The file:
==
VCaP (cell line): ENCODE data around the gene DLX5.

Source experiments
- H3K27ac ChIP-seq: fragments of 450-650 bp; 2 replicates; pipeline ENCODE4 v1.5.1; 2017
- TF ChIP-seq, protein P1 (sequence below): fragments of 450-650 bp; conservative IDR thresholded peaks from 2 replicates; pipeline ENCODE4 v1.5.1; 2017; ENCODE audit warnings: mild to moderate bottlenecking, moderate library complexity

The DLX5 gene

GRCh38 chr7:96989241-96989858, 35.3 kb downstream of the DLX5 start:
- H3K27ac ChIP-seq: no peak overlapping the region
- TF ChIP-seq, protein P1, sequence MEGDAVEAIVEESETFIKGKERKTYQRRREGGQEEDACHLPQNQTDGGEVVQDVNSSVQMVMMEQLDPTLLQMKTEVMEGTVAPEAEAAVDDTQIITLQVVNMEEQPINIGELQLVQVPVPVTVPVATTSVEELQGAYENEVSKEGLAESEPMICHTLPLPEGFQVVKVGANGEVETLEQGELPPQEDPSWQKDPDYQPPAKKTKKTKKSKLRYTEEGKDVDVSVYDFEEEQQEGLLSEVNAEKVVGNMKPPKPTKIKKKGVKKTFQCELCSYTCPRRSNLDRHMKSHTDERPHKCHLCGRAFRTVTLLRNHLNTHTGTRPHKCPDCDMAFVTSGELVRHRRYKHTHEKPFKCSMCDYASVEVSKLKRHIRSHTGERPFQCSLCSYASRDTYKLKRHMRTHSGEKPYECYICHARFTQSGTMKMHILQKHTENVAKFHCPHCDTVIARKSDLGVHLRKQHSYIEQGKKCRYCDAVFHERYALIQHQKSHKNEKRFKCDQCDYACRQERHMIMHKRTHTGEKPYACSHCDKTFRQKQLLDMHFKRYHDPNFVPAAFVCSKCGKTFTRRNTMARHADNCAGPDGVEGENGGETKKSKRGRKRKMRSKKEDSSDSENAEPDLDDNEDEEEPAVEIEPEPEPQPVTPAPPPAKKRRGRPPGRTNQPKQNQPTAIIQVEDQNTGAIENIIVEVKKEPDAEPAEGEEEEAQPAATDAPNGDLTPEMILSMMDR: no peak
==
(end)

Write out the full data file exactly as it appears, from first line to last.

VCaP (cell line): ENCODE data around the gene DLX5.

Source experiments
- H3K27ac ChIP-seq: fragments of 450-650 bp; 2 replicates; pipeline ENCODE4 v1.5.1; 2017
- TF ChIP-seq, protein P1 (sequence below): fragments of 450-650 bp; conservative IDR thresholded peaks from 2 replicates; pipeline ENCODE4 v1.5.1; 2017; ENCODE audit warnings: mild to moderate bottlenecking, moderate library complexity

The DLX5 gene

GRCh38 chr7:96989241-96989858, 35.3 kb downstream of the DLX5 start:
- H3K27ac ChIP-seq: no peak overlapping the region
- TF ChIP-seq, protein P1, sequence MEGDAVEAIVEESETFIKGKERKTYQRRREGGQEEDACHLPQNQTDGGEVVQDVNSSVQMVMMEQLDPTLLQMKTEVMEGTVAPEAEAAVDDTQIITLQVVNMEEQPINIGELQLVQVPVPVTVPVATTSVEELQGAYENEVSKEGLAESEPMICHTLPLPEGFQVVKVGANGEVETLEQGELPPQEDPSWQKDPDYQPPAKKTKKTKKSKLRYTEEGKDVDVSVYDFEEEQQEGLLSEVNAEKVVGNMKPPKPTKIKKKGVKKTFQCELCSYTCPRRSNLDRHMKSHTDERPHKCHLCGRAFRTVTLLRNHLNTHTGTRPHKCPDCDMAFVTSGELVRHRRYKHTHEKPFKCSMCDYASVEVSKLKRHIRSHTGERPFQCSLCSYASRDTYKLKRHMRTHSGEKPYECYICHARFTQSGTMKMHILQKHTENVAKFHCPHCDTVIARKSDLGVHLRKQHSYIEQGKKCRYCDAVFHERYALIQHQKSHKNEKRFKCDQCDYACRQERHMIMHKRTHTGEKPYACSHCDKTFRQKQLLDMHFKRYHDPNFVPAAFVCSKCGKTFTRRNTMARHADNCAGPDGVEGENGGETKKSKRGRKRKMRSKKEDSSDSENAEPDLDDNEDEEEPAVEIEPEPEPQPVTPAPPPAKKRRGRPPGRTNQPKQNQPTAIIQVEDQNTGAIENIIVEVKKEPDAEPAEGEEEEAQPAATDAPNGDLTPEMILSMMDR: no peak